By Louis Addeo-Weiss
If you’ve kept a keen eye on baseball over the past half-decade, you’ll know that Justin Verlander is in the midst of a career resurgence.
After a three-year period (2013-15) where many around baseball were wondering what was wrong with the former Cy Young Award winner, as the right-hander was experiencing some loss in velocity (avg. fastball velocity in 2014 a career low 93.3), 2016 saw Verlander reclaim his place as one of baseball’s true aces.
Finishing second in Cy Young voting that year, losing controversially to former teammate and now Boston Red Sock Rick Porcello, Verlander went 16-9 with a league leading 254 strikeouts over 227.2 innings pitched, a 140 ERA+, and 7.2 WAR (Porcello amassed just 4.8 in comparison). His average fastball velocity, then 94.3, was a full mile faster than his aforementioned 2014 total.
Simply put, Justin Verlander was back.
Since the start of 2016, Verlander is 62-30 with a 2.92 ERA, 147 ERA+. 3.43 FIP, and an even more impressive 969 strikeouts across just 805 innings, as well as 24.9 WAR.
Take his ERA+ over that span into account, that 147 total is the same as Jacob DeGrom, and better than new teammate Zack Greinke (130), another pitcher in the midst of a hall of fame career.
Verlander’s 24.9 WAR since 2016 is higher than Greinke (16.1), Clayton Kershaw (16.8), Chris Sale (19.5), and DeGrom (21), with former teammate and current Washington Nationals ace Max Scherzer (27.5) amassing more pWAR (pitching WAR) during this span of time.
But in the midst of all of the modern metrics that truly reflect how great Verlander’s resurgence has been, it is one of baseball’s more traditional statistics, strikeouts, that has everyone on their seats when watching the right-hander at this stage of his career.
In his most recent start, August 4th against the directionless Seattle Mariners, Verlander allowed just one run over 6+ innings, striking out 10 and bringing his career strikeout total to 2,912, 88 strikeouts shy of the elusive 3,000 strikeout club.
With 24 starts already under his belt in 2019, and with expectations that he should make another 9-10 starts, could we possibly see Verlander become just the 18th man to amass 3,000 strikeouts?
Through those 24 starts, of which Verlander has pitched a league leading 157.2 innings, the right-hander has tallied 206 strikeouts, second in the American League to teammate Gerrit Cole, who leads the sport with 226 punchouts.
Averaging about 6.6 innings pitched per start, Verlander has also averaged 11.8 SO/9, good enough for fourth in the AL, trailing only the Tigers Matthew Boyd (12.7), the aforementioned Cole (12.9), and the puzzling 2019 version of Chris Sale, whose 13.1 SO/9 is tops across the sport.
Delving more into the averages, Verlander has averaged about 8.6 strikeouts per start, so with these 9-10 outings left for him this regular season, it isn’t too far-fetched to think he may join the 3,000 strikeout club before the postseason begins.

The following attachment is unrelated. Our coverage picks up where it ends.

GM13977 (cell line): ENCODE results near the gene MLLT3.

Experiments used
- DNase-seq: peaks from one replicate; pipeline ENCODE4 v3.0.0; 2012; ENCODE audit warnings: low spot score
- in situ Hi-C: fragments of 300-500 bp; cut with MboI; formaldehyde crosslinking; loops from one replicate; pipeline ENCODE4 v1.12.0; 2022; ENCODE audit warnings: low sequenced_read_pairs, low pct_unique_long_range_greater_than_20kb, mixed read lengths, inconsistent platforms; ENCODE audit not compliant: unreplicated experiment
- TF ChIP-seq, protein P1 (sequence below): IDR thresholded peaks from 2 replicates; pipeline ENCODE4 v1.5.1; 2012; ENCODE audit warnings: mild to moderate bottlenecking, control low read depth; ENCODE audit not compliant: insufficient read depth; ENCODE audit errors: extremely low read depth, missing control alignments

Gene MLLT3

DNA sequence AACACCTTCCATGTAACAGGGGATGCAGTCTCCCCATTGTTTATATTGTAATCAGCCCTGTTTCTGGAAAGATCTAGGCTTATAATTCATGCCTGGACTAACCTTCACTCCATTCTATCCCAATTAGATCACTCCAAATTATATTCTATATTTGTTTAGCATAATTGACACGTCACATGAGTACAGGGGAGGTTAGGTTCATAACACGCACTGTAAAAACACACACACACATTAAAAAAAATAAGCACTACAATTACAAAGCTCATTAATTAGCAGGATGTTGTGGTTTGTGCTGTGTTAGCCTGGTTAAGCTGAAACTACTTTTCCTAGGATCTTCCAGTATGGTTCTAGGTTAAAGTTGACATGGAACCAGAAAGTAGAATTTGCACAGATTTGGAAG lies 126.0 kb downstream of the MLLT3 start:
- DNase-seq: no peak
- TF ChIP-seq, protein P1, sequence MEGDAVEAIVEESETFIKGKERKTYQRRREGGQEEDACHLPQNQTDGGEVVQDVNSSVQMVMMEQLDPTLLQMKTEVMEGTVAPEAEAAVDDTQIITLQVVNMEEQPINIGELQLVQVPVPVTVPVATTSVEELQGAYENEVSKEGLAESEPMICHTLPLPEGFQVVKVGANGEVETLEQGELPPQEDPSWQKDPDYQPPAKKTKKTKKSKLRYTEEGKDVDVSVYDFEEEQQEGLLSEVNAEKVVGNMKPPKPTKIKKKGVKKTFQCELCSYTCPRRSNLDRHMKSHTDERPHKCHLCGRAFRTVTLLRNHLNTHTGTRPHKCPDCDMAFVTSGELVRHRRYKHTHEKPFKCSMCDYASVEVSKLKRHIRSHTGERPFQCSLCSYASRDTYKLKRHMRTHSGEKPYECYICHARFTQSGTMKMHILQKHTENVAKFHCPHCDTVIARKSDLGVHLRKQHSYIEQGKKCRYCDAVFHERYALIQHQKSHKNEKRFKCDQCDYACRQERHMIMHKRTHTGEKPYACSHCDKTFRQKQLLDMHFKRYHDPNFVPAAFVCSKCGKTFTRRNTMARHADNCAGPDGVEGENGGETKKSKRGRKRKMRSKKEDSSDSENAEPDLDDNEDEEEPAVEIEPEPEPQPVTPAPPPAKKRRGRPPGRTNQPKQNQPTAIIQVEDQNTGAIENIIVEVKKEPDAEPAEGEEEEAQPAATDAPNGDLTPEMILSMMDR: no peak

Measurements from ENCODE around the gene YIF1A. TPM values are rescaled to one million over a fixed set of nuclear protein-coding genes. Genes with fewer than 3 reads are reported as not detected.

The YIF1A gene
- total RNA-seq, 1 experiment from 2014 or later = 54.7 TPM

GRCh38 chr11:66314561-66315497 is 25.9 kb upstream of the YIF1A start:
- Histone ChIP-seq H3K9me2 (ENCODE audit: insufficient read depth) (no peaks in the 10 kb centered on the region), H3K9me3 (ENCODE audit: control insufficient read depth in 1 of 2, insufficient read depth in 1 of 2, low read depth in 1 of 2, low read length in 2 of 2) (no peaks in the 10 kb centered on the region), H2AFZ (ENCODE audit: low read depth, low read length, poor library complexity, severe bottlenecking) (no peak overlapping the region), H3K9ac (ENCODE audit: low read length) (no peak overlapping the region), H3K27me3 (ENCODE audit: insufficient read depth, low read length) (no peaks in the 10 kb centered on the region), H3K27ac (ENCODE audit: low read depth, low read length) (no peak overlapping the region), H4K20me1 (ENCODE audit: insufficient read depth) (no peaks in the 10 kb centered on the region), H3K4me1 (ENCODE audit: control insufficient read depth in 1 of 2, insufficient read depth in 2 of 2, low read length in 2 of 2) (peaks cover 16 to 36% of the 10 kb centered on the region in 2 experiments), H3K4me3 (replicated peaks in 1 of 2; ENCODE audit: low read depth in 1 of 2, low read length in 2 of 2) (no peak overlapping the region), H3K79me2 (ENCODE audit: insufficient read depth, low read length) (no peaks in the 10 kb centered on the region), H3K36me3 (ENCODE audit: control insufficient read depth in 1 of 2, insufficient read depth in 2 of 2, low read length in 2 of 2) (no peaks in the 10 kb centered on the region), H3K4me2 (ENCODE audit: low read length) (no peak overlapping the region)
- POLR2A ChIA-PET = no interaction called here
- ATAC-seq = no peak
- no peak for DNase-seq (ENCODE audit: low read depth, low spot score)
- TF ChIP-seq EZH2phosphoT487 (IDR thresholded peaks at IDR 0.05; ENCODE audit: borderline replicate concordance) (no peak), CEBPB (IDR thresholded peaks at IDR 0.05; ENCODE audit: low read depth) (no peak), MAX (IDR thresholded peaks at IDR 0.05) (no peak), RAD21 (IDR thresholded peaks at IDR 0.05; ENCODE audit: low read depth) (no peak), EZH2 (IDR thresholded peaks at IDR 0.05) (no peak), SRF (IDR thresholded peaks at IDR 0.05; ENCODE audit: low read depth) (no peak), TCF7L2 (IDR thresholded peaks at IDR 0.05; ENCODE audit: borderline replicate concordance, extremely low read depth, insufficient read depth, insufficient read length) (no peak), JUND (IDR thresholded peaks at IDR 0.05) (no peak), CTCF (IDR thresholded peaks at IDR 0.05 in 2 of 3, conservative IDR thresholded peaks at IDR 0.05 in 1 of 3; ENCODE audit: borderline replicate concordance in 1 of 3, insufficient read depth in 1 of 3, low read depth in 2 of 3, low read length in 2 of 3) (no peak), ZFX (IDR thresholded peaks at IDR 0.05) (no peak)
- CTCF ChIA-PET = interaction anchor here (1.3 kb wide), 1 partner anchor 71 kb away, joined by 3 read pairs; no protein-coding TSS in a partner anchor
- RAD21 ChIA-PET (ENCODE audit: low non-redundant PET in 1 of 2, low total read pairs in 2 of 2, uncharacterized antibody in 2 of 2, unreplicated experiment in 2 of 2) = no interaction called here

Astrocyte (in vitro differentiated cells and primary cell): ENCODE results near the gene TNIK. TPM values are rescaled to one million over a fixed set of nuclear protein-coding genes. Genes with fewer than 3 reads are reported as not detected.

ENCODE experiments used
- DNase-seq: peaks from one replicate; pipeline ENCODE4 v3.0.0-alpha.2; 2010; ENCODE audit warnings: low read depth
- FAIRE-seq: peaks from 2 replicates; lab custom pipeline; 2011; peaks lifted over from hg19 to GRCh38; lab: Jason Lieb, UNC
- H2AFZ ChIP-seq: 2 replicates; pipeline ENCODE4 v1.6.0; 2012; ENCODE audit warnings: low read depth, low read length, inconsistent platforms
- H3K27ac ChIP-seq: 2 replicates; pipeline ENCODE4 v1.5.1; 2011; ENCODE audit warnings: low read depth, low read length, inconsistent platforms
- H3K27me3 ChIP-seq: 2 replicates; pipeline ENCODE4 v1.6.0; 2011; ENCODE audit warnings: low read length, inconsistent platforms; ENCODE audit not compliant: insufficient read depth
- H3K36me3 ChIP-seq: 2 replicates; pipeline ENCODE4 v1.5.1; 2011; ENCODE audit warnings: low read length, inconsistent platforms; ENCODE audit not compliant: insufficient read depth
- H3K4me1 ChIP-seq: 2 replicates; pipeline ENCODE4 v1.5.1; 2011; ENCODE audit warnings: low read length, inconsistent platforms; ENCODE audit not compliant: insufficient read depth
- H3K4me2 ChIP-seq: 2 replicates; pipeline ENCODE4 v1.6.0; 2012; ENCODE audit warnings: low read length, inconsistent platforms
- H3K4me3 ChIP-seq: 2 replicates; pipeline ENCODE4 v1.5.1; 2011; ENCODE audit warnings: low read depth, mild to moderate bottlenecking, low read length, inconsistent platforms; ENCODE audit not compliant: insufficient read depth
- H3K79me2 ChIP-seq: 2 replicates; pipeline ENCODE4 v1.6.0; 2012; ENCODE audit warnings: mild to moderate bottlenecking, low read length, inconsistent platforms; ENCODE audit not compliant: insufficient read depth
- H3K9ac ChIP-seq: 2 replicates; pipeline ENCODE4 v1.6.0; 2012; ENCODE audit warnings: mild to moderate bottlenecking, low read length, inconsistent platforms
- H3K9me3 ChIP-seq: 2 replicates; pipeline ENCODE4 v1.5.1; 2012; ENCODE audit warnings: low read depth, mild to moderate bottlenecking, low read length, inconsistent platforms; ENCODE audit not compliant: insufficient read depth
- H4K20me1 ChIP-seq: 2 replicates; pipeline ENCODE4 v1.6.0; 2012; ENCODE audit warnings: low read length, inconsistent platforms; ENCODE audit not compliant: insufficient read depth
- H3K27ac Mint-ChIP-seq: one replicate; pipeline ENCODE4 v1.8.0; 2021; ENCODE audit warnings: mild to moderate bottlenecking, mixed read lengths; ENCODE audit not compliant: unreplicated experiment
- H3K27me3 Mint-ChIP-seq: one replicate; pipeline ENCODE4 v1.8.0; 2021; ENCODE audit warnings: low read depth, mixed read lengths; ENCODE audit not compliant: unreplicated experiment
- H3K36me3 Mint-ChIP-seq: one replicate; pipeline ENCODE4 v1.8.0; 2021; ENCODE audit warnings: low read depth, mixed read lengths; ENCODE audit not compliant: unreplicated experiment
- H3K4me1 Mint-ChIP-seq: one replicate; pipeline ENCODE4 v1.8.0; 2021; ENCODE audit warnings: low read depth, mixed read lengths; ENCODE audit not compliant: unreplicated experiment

When looking at Verlander over the course of his career, we find a relative level of consistency synonymous with an ace.
While the notion surrounding Chris Sale’s late season struggles has been beaten like a dead horse, not much conversation exists around how Verlander tends to retain high-levels of performance even as we enter August and September.
Throughout the course of his career, which began in 2005, the regular season version of Justin Verlander has faced 3,916 hitters in August-October, with 3,604 of those qualifying as official at-bats.
How did hitters fare against the 2011 AL MVP? How about a .237 opponents average, which is in line with his career mark of .229 and 3.28 ERA, again in line with his career ERA of 3.35.
But the discussion here centers on strikeouts, so let’s look at how Verlander’s SO/9 numbers age over the course of the season.
For his career, Verlander has averaged 9 SO/9, or simply one strikeout per inning, but when looking at his late-season numbers, we find that his strikeout numbers actually increase as he pitches more, averaging 9.5 SO/9 in August and September.
Now, considering all of this and previously noting that the right-hander is one pace to make between 9-10 more starts, let’s look at his first nine starts of 2019.
Pitching to a 2.51 ERA over that stretch, Verlander opened the season with 68 strikeouts in 57.1 innings pitched, with a SO/9 of 10.9, well above his already mentioned career mark of 9.0.
But as has already been stated, Verlander’s strikeout numbers tend to progressively increase as the season enters August, and given these months come post-trade deadline, teams out of contention may look to give other players opportunities to earn playing time moving forward, and facing Verlander won’t be an easy task as an introduction to the big leagues.
And while the numbers should suggest that Verlander could reach 3,000 before season’s end, it is imperative to mention that Astros thinking in regards to the postseason.
With a 75-40 record, the club sits comfortably in first place in their respective AL West, holding a 9 game lead over the Oakland Athletics, and with that said, given their enormous lead in the standings, manager A.J. Hinch may be inclined to rest some of his players in hopes of keeping them ready for October.
The other side of this is Verlander’s workhorse mentality, as he is one of the few remaining pitchers a club can count on to make at least 30 starts and total 200 innings, so it may be difficult for Hinch to take the ball out of his hand.
Were he to continue pitching at a regular rate though, his last ten starts serve as a good argument on behalf of his case of ending the year at or over 3,000 strikeouts.
Over his last 64 innings pitched (his last ten starts), Verlander has totalled 96 strikeouts, good enough for 13.5 SO/9. Were he to keep pitching at this rate, and who’s to say he won’t given his late season track record, he’ll easily become the 18th member of the 3,000 strikeout club.